There are a whole lot of photographers running around in this world. Anyone owning a camera can call themselves a photographer, and many of these people have regular jobs during the week. For these weekend warriors, it is altogether too tempting to charge next to nothing for the “privilege” of shooting a job. Weekend photographers are not in the business of photography. What they are actually doing is undercutting the working photographers in their marketplace without knowing it. Since they don’t have the traditional expenses, and likely don’t know what it costs to do business, anything they make for a shoot is gravy. As a result, they can cheapen the pricing of a job, thereby cutting out the bottom of a working photographer’s market. This is bad business for everyone, especially those weekend photographers and they don’t know it. Not only are they destroying the pricing structure for the working photographer, but they are also cheating themselves out of money. By dropping their own pricing, they are actually in competition with themselves, so much so that they will always be basing their business on the lowest price and the people who hire them will always be squeezing them for more money. Where the weekend photographer sees money coming in, he or she has no idea what it is actually costing them to do a job, particularly when it comes to time management. Photographers don’t charge by the hour, but a job takes so much time for preparation and post-production; most part-time photographers don’t factor in the hours of work when the camera is not in their hands, from the first phone call from a potential client to the delivery of the final product and they don’t charge enough for this effort or don’t consider it as an expense. You, on the other hand, must, absolutely must, factor all of this as expense. Otherwise you’re working for free.
What does all this mean for the working professional or the photographer who is on his or her way toward a professional career? It becomes an important decision: how do I compete with these so-called competitors? There are going to be times when you need the income even if the job has a narrow profit margin, and you may have to play down to that market. But the more you play down where the profits are slender, the longer you stay there. Long-term goals can be undercut by short-term thinking, and there is going to come a time in your career as a photographer when saying no to a job that has little or no potential for profit is going to be the best decision you could make. It may hurt for a bit, but in the long run, you don’t want to stay attached to small profits and the clients who prey on photographers at the bottom of the market.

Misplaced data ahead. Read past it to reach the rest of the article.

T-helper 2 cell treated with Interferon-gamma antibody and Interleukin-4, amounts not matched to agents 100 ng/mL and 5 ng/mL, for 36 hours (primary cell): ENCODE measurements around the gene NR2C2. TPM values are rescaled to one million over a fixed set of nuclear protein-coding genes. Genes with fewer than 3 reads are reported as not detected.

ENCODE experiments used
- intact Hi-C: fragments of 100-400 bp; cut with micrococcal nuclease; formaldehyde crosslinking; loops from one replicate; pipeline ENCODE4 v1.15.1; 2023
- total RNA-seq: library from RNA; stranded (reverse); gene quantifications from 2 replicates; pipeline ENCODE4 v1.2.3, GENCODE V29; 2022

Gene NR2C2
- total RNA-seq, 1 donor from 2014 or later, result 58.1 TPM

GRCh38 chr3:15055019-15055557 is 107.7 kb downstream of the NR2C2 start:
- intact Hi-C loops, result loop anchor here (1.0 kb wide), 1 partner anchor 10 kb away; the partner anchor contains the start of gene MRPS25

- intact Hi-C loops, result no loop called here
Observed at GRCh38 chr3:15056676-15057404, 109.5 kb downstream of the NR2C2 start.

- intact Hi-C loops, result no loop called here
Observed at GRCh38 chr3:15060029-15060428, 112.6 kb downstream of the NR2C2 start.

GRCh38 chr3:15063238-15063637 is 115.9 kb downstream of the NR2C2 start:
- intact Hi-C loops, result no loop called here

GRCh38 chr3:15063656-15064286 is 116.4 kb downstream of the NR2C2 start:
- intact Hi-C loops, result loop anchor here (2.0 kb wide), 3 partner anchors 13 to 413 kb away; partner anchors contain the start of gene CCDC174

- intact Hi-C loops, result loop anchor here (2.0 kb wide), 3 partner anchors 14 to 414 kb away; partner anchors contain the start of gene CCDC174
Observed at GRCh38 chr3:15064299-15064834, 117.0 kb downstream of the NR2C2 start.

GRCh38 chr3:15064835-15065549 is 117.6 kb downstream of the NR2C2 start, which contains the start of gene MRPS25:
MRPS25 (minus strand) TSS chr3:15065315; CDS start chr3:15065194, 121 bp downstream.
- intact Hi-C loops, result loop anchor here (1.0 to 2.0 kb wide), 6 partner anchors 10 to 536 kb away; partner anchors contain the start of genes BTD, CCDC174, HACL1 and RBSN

Knowing when to say no to a job or a client is contingent upon you knowing what your expenses are. If you don’t know how much you need to make to stay in business and prosper, you’ll never be able to say no to “bad” photo jobs and begin the process of finding and saying yes to the good ones. And there will come a time when you’ll only want the good ones, because the bad ones will bleed you of profit and attach you to clients who are impossible to please. Knowing your expenses will allow you to find clients and jobs that are a pleasure to work with and provide and your family with enough profit so that you can all be happy in your work and in your life. Ultimately, those are the clients you want to attract into your life. Knowing what your expenses are and learning to say no to jobs that don’t meet your profitability requirements will lead you to those better paying jobs and clients.